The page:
if boosters are required, manufacturing sufficient doses and delivering them will become an even greater challenge. SiphiIwe Sibeko/EPA

What governs how we respond to vaccines?

A vaccine’s design isn’t the only factor that determines how strong our immune response is. As Menno van Zelm and Paul Gill show, there are four other variables that make each person’s response to a vaccine unique: their age, their genes, lifestyle factors and what previous infections they have been exposed to. It may be that not everyone gets long-lasting immunity from a vaccine.

Why vaccines provide strong immunity

If well-designed, a vaccine can provide better immunity than natural infection, says Maitreyi Shivkumar. This is because vaccines can focus the immune system on targeting recognisable parts of the pathogen (for example the spike protein), can kickstart a stronger response using ingredients called adjuvants, and can be delivered to key parts of the body where an immune response is needed most. For COVID-19, this could be the nose.

Nasally delivered vaccines are already in use for some diseases, such as flu. Douglas Jordan, MA/CDC

How to use a vaccine when it’s available

Scientists think between 50% and 70% of people need to be resistant to the coronavirus to stop it spreading. Using a vaccine to rapidly make that many people immune might be difficult, says Adam Kleczkowski. Vaccines are rarely 100% effective, and hesitancy and potential side effects may make a quick, mass roll-out unrealistic. A better strategy might be to target people most at risk together with those likely to infect many others.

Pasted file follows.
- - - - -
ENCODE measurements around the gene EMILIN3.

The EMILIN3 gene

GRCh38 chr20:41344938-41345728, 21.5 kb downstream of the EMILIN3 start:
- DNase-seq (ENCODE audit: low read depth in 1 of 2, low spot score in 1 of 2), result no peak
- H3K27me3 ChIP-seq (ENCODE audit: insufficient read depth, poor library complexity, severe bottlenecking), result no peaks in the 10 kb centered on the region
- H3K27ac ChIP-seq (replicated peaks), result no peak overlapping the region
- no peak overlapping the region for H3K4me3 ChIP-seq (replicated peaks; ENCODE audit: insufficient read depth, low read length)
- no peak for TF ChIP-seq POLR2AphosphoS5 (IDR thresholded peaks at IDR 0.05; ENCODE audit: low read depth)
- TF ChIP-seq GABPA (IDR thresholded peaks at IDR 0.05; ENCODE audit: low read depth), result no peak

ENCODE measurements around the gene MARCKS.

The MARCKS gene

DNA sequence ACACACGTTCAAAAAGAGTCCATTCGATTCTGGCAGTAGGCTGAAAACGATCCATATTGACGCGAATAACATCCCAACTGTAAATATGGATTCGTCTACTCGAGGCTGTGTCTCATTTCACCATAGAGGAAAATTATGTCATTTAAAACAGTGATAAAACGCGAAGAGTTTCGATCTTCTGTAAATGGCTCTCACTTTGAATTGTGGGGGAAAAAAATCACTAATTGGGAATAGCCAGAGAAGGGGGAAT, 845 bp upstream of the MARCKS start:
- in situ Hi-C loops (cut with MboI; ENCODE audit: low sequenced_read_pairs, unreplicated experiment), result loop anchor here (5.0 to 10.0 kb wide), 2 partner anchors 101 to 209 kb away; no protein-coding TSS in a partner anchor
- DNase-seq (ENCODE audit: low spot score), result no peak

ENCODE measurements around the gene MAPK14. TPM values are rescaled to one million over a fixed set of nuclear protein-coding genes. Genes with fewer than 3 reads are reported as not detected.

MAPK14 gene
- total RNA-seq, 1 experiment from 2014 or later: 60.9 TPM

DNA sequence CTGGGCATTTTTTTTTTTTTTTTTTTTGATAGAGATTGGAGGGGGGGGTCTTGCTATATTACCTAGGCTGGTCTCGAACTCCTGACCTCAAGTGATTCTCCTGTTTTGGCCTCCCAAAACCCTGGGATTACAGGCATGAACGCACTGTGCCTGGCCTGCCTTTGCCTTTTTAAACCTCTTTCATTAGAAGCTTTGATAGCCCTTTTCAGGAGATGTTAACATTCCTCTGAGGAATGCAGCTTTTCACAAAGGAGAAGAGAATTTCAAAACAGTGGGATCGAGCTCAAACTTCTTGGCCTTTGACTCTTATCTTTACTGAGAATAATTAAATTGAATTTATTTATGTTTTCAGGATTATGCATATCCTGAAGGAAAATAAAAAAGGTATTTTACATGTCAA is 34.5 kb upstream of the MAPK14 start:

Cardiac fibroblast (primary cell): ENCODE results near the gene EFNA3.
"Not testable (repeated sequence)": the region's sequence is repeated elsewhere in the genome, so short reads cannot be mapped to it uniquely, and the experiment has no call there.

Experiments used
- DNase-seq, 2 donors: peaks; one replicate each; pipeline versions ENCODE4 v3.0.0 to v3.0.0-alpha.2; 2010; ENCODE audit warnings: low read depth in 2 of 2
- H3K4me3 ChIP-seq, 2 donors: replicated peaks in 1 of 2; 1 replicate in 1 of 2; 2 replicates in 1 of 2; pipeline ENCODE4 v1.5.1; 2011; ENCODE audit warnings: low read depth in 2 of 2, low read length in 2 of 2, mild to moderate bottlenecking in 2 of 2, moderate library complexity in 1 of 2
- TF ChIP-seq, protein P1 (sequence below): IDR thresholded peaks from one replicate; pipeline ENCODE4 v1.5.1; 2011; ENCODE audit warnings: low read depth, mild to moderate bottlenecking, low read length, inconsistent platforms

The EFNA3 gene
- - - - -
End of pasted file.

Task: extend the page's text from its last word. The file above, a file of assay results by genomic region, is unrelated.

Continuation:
How is the Oxford vaccine being developed, tested and approved?

The many steps of vaccine development

Vaccine development is quicker now than it ever has been, explain Samantha Vanderslott, Andrew Pollard and Tonia Thomas. Researchers can use knowledge from previous vaccines, and in an outbreak more resources are made available. Nevertheless, it’s still a lengthy process, involving research on the virus, testing in animals and clinical trials in humans. Once approved, millions of doses then need to be produced.